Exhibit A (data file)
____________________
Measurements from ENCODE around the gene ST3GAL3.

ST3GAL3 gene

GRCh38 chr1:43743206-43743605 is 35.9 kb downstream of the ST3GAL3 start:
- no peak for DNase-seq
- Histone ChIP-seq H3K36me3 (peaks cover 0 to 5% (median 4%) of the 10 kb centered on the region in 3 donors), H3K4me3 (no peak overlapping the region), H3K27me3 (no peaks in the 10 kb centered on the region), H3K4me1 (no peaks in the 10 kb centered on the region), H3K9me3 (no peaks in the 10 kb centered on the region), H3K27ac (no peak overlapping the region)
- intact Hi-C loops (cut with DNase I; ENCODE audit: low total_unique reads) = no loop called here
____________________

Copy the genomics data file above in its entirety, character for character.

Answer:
Measurements from ENCODE around the gene ST3GAL3.

ST3GAL3 gene

GRCh38 chr1:43743206-43743605 is 35.9 kb downstream of the ST3GAL3 start:
- no peak for DNase-seq
- Histone ChIP-seq H3K36me3 (peaks cover 0 to 5% (median 4%) of the 10 kb centered on the region in 3 donors), H3K4me3 (no peak overlapping the region), H3K27me3 (no peaks in the 10 kb centered on the region), H3K4me1 (no peaks in the 10 kb centered on the region), H3K9me3 (no peaks in the 10 kb centered on the region), H3K27ac (no peak overlapping the region)
- intact Hi-C loops (cut with DNase I; ENCODE audit: low total_unique reads) = no loop called here